Having tests for NHL
Even though you might have some of the symptoms of non-Hodgkin lymphoma, remember there might be other causes for your symptoms. It’s important to get them checked out if you are worried, though. There are some tests you might be given by your GP or at the hospital. The tests will help the doctors see whether you have non-Hodgkin lymphoma.
Visiting your GP
Your GP will examine you and may arrange for tests such as blood tests. There may be a number of reasons why you're feeling unwell, so it can be difficult to diagnose the cause straightaway. If they think you have NHL, or they can't find the cause for your symptoms, they’ll refer you to a specialist at the hospital.
At the hospital
You may be referred to a doctor specialising in lymphomas, or you may see other specialist doctors first. You'll probably see a lot of doctors.
The hospital doctor will examine you and arrange for more tests. The main test to find out the cause of swollen lymph nodes is to take a sample of tissue. This is called a biopsy. The biopsy may involve a small operation to remove a whole lymph node (excision biopsy). Or you might have a smaller test where the doctor uses a hollow needle to take small samples from the swollen node (trucut biopsy).
Biopsies can be done with a local anaesthetic (you’re awake but you don’t feel anything), or a general anaesthetic (you’re asleep). Your doctor will discuss this with you to agree the best way to do it.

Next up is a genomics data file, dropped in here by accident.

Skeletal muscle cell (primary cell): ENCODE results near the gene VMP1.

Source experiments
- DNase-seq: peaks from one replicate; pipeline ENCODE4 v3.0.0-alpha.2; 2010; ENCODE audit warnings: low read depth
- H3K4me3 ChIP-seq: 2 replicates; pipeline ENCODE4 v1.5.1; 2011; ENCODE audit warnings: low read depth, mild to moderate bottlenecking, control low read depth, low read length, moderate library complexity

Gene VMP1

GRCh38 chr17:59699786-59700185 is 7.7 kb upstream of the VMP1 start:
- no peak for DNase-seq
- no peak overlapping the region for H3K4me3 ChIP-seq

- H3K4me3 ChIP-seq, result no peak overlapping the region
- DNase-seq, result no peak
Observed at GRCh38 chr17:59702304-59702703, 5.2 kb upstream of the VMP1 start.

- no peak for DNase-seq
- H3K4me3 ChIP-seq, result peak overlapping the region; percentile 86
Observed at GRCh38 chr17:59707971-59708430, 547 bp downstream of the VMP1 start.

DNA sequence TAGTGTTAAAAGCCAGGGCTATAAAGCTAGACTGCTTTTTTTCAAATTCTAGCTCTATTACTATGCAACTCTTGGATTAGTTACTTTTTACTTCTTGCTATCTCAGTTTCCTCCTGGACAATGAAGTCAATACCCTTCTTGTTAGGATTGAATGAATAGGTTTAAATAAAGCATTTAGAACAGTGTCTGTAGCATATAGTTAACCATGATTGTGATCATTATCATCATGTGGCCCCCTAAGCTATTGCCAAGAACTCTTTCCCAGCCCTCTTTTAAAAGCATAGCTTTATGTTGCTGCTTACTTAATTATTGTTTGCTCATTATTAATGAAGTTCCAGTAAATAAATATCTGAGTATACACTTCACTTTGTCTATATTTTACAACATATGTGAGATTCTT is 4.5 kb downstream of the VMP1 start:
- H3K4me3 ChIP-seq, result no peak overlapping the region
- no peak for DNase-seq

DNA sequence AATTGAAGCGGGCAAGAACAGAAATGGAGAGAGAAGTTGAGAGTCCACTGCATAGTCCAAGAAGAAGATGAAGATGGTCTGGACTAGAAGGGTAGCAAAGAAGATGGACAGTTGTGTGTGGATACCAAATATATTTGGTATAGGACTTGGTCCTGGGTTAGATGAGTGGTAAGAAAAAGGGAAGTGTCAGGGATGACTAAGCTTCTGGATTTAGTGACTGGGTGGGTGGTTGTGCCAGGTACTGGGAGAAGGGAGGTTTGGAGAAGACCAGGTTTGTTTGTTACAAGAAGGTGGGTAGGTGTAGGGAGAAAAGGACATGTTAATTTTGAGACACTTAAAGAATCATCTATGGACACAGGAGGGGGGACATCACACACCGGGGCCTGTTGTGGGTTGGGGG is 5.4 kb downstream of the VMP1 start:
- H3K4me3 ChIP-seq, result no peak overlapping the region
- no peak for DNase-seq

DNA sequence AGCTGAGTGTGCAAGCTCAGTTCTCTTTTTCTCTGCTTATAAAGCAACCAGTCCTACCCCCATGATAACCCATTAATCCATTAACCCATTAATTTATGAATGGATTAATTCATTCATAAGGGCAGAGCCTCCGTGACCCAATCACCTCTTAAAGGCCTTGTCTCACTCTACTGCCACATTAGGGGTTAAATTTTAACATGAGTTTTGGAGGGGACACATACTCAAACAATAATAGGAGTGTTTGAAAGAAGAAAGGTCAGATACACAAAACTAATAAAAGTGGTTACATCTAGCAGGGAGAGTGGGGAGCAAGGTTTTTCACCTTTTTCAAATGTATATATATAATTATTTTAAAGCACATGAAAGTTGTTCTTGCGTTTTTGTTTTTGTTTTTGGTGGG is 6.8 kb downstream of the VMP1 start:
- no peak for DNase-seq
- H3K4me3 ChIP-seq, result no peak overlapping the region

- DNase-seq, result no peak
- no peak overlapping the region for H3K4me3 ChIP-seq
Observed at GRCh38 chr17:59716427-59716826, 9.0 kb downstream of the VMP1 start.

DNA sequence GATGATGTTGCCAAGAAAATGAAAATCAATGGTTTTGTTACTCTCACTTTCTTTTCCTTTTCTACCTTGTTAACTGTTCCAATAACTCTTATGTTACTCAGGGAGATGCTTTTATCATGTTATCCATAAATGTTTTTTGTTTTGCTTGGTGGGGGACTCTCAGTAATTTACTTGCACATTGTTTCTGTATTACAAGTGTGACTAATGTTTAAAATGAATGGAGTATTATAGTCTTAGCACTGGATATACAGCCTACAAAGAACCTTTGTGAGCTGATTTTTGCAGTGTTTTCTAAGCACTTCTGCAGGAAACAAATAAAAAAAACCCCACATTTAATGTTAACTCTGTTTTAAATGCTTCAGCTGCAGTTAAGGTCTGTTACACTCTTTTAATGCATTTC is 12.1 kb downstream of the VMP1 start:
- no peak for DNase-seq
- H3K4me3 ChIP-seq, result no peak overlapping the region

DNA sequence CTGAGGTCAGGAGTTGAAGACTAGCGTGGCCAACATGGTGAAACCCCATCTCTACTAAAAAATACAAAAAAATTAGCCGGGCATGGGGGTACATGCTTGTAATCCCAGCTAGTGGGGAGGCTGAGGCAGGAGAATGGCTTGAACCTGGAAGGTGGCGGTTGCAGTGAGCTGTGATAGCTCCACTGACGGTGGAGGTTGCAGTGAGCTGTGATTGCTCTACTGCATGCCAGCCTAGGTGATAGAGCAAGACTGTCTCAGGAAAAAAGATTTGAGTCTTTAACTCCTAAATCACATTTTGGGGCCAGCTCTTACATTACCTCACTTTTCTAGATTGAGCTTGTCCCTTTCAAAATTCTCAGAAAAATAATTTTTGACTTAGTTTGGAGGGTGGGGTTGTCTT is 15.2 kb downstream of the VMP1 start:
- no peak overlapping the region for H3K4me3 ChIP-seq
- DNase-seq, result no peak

If the biopsy shows you have non-Hodgkin lymphoma, you’ll have more tests to check for lymphoma in other parts of your body. The tests may include:
You might not have all of these tests. Your doctor will tell you which ones you need.
You might also have tests to check your general health. These might include:
I think it's important when you're first diagnosed to take some time out to talk it over with friends and family and people who are close to you.
This may seem like a lot of tests, but they help your doctors decide the right treatments for you and how much treatment you will need.
Waiting for test results can be a scary time, but understanding a little about them - what will happen, how you'll feel and when you'll get the results - can help you cope. Thinking about how you feel and getting support from family, friends, or your specialist nurse or doctor can make it a bit easier. You could also talk to a cancer support specialist
on our free helpline.
We also have information about:
If you’re looking for information about non-Hodgkin lymphoma in people of all ages, please see our general non-Hodgkin lymphoma section.